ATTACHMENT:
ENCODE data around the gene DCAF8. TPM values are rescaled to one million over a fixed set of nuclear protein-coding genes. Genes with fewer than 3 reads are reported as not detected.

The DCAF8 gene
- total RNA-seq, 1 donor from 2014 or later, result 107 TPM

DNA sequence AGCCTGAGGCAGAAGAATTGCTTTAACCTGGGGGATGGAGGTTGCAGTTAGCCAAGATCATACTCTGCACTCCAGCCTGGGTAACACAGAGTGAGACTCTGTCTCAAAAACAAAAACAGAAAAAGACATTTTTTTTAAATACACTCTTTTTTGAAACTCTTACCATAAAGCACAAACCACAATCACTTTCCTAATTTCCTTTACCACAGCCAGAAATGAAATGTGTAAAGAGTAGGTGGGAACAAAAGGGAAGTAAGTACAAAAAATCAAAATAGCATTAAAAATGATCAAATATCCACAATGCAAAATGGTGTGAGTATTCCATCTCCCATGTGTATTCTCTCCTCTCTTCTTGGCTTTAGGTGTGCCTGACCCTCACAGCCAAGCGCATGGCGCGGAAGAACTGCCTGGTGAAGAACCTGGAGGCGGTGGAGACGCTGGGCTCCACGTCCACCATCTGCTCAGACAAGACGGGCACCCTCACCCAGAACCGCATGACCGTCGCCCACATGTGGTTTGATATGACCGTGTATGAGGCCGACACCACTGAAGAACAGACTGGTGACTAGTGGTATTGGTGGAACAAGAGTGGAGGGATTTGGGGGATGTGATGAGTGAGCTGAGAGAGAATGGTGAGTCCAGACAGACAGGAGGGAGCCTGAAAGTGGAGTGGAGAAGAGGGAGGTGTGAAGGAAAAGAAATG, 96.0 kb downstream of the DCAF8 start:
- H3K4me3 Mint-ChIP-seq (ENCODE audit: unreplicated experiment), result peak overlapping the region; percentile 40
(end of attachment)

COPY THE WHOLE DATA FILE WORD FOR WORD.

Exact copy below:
ENCODE data around the gene DCAF8. TPM values are rescaled to one million over a fixed set of nuclear protein-coding genes. Genes with fewer than 3 reads are reported as not detected.

The DCAF8 gene
- total RNA-seq, 1 donor from 2014 or later, result 107 TPM

DNA sequence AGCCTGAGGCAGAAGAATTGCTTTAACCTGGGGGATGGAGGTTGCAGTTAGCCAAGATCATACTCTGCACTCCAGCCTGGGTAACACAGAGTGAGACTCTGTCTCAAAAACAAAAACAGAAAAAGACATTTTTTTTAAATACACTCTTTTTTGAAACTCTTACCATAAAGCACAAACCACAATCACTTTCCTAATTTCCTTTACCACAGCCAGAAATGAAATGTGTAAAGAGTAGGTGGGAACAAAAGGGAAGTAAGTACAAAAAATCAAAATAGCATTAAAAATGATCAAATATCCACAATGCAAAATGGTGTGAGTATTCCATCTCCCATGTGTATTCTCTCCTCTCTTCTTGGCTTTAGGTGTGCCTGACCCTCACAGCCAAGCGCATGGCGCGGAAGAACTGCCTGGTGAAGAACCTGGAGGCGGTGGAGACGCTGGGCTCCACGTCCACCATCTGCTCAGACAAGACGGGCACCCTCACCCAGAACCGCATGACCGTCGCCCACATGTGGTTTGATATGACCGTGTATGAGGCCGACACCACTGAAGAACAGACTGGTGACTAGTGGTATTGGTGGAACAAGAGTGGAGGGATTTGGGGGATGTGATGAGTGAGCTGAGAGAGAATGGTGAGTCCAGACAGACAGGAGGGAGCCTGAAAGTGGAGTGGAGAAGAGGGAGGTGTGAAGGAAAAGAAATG, 96.0 kb downstream of the DCAF8 start:
- H3K4me3 Mint-ChIP-seq (ENCODE audit: unreplicated experiment), result peak overlapping the region; percentile 40